I had little trouble getting to Glencliff just before sunset after a ten hour drive. The question then became where I should spend the night. Trying to maximize my daylight hiking hours AND to minimize my costs, I'd made a choice that I (most definitely) do NOT recommend: I just slept in my car at the High Street Parking Area.
right at the start of the Glencliff Trail. Although I did end up getting some degree of sleep, it was (at best) fitful because-
1) the back seats of cars look a LOT bigger than they are.
2) I kept imagining the arrival of either police officers, telling me to move, or criminals breaking into the car with me in it.
3) I set off the car alarm at 1 am because I wasn't familiar with the alarm system on this rental car.

Despite my less than ideal night of repose, I was able to get up & about at 4 am, just as dawn was breaking, and was on The Trail before 5 am. I soon turned down the offer of joining another person heading for the top, simply because I knew I wouldn't be able to keep up with him (or anybody who can hike faster than Stephen Hawking, as I've found out). The weather was cool but comfortable, the trail is presently in pretty good shape (don't panic when you see soupy mud at the start -- it's gone after about twenty feet), and the bugs were barely a bother. The only problem, of course, is that this is a steep climb -- but I found myself well able to handle it. I walked my typical slow pace, rested every hour, kept hydrated, and basically did everything to avoid trouble. It was, of course, discouraging when the steps up to South Peak never seemed to end, but it was never painful. After I got to the plateau at South Peak, the walk was relatively easy, and I felt real joy when I finally got my first look of the bald at the top of Moosilauke.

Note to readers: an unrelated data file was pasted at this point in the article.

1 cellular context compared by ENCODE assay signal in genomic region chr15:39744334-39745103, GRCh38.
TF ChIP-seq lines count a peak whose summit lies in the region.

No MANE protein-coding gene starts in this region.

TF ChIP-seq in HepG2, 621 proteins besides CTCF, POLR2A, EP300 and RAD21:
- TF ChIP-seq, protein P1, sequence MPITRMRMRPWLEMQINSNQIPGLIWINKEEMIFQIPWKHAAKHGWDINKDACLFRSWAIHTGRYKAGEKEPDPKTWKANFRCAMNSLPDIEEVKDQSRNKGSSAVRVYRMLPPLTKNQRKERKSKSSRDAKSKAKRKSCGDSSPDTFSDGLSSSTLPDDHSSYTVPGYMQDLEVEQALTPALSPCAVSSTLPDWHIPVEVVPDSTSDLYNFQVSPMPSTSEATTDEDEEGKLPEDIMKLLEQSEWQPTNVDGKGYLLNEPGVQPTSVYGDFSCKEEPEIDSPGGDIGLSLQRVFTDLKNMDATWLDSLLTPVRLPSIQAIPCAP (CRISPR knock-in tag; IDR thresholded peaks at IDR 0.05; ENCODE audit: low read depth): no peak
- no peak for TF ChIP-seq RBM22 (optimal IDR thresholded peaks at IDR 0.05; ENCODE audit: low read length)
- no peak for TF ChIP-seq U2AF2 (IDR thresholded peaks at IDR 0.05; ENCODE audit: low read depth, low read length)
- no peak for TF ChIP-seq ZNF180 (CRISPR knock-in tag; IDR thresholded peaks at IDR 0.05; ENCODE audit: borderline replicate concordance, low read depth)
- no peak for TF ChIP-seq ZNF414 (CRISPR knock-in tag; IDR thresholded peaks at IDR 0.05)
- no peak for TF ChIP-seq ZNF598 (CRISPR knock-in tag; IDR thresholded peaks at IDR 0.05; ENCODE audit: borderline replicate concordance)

In a short while I had gotten the mandatory photo
and was taking a well-deserved rest.

Of course, I was hardly alone up there. Joining me were real backpackers, a group from Dartmouth Outing Club, gramps telling his newbie youngsters to add a layer for wind, about 30 kids who will (in 50 years or so) tell THEIR grandchildren about their first time up to this peak, and one guy who enjoyed playing rap music -- with frequent usages of the n-word -- without earphones, and loud enough to disturb all those around him. My only thought when meeting this creep was that I could get that type of noise without having to leave Philadelphia.